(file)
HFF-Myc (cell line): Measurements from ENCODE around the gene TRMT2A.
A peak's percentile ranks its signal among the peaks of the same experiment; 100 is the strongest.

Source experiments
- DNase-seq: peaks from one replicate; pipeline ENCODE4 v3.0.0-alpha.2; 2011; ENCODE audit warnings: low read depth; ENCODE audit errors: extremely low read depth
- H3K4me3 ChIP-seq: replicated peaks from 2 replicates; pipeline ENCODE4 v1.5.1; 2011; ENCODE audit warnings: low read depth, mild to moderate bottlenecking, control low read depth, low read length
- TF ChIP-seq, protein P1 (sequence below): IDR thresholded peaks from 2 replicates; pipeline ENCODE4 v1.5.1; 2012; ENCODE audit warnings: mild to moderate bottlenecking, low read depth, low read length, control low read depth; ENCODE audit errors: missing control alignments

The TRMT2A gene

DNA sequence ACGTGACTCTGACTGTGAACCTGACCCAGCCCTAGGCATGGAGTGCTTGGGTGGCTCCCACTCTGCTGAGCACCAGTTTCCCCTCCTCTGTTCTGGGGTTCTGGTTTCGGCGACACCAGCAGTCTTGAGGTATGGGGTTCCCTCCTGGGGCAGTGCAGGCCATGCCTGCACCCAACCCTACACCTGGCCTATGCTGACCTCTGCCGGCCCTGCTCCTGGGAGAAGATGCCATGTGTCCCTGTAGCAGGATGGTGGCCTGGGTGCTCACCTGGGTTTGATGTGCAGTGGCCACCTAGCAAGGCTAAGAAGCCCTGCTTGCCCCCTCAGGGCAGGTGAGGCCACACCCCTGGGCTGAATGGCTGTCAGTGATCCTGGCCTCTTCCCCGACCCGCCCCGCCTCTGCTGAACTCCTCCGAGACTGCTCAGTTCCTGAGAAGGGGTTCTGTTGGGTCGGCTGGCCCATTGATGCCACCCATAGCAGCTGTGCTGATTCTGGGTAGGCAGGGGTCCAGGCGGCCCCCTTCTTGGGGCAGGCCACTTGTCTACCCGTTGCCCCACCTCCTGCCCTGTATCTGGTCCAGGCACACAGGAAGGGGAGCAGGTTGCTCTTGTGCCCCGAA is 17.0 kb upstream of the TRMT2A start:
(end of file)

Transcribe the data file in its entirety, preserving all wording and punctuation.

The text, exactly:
HFF-Myc (cell line): Measurements from ENCODE around the gene TRMT2A.
A peak's percentile ranks its signal among the peaks of the same experiment; 100 is the strongest.

Source experiments
- DNase-seq: peaks from one replicate; pipeline ENCODE4 v3.0.0-alpha.2; 2011; ENCODE audit warnings: low read depth; ENCODE audit errors: extremely low read depth
- H3K4me3 ChIP-seq: replicated peaks from 2 replicates; pipeline ENCODE4 v1.5.1; 2011; ENCODE audit warnings: low read depth, mild to moderate bottlenecking, control low read depth, low read length
- TF ChIP-seq, protein P1 (sequence below): IDR thresholded peaks from 2 replicates; pipeline ENCODE4 v1.5.1; 2012; ENCODE audit warnings: mild to moderate bottlenecking, low read depth, low read length, control low read depth; ENCODE audit errors: missing control alignments

The TRMT2A gene

DNA sequence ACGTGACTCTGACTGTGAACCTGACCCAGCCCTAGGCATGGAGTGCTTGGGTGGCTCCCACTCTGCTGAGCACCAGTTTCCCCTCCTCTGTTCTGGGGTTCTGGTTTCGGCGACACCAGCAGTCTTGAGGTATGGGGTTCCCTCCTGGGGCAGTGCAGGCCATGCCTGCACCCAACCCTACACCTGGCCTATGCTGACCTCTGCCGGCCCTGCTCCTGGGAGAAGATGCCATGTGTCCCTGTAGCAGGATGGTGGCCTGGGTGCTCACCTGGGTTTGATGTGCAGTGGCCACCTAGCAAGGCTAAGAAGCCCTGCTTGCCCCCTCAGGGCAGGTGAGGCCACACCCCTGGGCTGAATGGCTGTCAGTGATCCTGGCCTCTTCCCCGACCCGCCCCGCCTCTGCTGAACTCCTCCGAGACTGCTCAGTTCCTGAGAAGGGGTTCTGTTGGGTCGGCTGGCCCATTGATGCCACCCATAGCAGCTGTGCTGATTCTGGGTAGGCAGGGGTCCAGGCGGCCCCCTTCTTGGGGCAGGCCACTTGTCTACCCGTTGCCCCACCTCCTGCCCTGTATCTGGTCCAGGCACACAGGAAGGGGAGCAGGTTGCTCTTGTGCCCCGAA is 17.0 kb upstream of the TRMT2A start: